Bug 15070 - When R_HOME is set, R writes a warning in stdout at startup breaking pipes.
Summary: When R_HOME is set, R writes a warning in stdout at startup breaking pipes.
Status: VERIFIED WISHLIST
Alias: None
Product: R
Classification: Unclassified
Component: Startup (show other bugs)
Version: R 2.15.1
Hardware: All All
: P1 trivial
Assignee: R-core
URL:
Depends on:
Blocks:
 
Reported: 2012-10-11 23:06 UTC by piccolbo
Modified: 2013-04-15 16:26 UTC (History)
2 users (show)

See Also:


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Description piccolbo 2012-10-11 23:06:29 UTC
Repro:

antonio$ export R_HOME=something; R --vanilla 2> /dev/null
WARNING: ignoring environment value of R_HOME

The question is: is this a bug? I can't prove it but let me build a case.

1. message, warning and error functions in R use stderr by default.
2. The unix culture is that stdout is for data, stderr for error messages or diagnostics, see e.g. Wikipedia's standard streams entry. I know R is not exclusively or even mainly a Unix program, but it sure is an important platform
3. if you use R in a pipe, which is my use case, this behavior is source of bugs and lack of interoperability with other programs.
4. I read experienced R developers describe writing package startup messages to stdout as a "buglet" and a package maintainer recently accepted to fix this behavior on my request, he's either nice or agrees with me or both. I don't see why packages should be held to a different standard, since the streams are shared.


I know R tries to strike a balance between being an interactive statistical analysis tool and a programming language, but this seems a case where the latter aspect can be enhanced at no apparent detriment to the  former.


Verified on centos and os x, I suspect this problem to be platform independent.
Comment 1 Brian Ripley 2012-10-20 08:57:51 UTC
This simply is not true.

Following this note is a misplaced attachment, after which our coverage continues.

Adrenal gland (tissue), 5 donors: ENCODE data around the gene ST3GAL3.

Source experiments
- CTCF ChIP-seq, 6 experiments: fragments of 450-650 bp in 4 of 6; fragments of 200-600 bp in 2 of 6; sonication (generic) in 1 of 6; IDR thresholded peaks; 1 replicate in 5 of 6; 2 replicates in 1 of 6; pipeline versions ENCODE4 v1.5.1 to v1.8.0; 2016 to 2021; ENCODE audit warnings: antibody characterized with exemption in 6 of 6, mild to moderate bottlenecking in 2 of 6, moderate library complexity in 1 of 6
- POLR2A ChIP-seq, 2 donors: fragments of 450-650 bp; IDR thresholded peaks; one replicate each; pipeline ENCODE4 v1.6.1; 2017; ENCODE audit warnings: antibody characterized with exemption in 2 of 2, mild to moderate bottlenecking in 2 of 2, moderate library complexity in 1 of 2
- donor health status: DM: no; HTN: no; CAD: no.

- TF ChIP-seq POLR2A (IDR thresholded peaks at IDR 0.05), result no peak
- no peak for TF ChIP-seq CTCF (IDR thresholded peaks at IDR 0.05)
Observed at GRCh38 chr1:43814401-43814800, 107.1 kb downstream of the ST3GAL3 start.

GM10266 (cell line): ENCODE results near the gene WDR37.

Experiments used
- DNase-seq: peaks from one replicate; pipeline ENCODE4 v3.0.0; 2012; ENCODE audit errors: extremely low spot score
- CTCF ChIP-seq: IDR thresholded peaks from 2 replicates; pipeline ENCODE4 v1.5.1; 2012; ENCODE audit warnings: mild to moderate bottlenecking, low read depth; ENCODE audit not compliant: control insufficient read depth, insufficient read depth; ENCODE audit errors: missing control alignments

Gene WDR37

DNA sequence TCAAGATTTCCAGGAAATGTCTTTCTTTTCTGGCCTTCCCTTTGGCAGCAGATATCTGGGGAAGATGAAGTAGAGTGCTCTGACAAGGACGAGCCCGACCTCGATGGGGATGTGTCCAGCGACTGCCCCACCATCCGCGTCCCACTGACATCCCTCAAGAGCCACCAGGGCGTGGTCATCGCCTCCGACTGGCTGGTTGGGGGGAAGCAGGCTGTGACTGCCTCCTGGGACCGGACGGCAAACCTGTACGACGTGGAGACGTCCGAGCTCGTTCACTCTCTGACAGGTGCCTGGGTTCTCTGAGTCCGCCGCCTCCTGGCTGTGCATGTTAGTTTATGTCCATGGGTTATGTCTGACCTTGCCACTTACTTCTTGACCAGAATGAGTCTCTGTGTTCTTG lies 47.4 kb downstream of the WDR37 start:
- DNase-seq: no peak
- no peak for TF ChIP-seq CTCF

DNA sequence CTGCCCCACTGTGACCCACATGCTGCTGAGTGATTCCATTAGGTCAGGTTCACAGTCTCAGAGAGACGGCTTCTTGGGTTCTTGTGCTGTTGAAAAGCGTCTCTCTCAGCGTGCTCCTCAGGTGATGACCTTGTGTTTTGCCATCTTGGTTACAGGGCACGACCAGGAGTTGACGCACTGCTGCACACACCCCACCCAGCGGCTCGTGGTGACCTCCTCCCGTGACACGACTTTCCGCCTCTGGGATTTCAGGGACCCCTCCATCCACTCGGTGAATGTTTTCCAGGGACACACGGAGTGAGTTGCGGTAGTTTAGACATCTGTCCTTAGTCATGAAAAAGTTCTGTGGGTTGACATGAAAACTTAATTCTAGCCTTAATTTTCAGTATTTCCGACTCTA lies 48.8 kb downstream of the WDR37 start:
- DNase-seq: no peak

There is an information message (not an error, not a diagnostic) if the value of R_HOME is set to a value *different from the one appropriate to that install of R*.

Why would anyone do that intentionally?  If it is not done, there is no message.

As to where messages are sent, it is a cultural convention to send error messages to stderr, but it is not common to do so for information messages intended for the end user.  The R front-end script does send error messages to stderr.
Comment 2 Ben Bolker 2012-10-22 00:41:38 UTC
(In reply to comment #0)
> Repro:
> 
> antonio$ export R_HOME=something; R --vanilla 2> /dev/null
> WARNING: ignoring environment value of R_HOME
> 
> The question is: is this a bug? I can't prove it but let me build a case.
> 
> 1. message, warning and error functions in R use stderr by default.
> 2. The unix culture is that stdout is for data, stderr for error messages or
> diagnostics, see e.g. Wikipedia's standard streams entry. I know R is not
> exclusively or even mainly a Unix program, but it sure is an important platform
> 3. if you use R in a pipe, which is my use case, this behavior is source of
> bugs and lack of interoperability with other programs.
> 4. I read experienced R developers describe writing package startup messages to
> stdout as a "buglet" and a package maintainer recently accepted to fix this
> behavior on my request, he's either nice or agrees with me or both. I don't see
> why packages should be held to a different standard, since the streams are
> shared.
> 
> 
> I know R tries to strike a balance between being an interactive statistical
> analysis tool and a programming language, but this seems a case where the
> latter aspect can be enhanced at no apparent detriment to the  former.
> 
> 
> Verified on centos and os x, I suspect this problem to be platform independent.


  I will just point out for whatever it's worth that this exact
issue has bitten me in the past (on Ubuntu 10.04).
Comment 3 piccolbo 2012-10-22 20:07:27 UTC
The fix is adding  >&2 at the end of line 31 of the main R script.
Comment 4 Giuseppe Acito 2013-04-12 12:44:46 UTC
*This is simply true*: what's the deal on redirecting this message to stderr (where it should be). That's not the result of a normal situation.

> Why would anyone do that intentionally?  If it is not done, there is no message.

Because software developers != admins. they boh may fail, but this would be a blocking situation or (worse) lead to use unnecessary caveats.

if it's not an error, not a diagnostic, why do you print it, do you honestly think that an average user pays attention that R_HOME is not set where it should be set?

Please fix.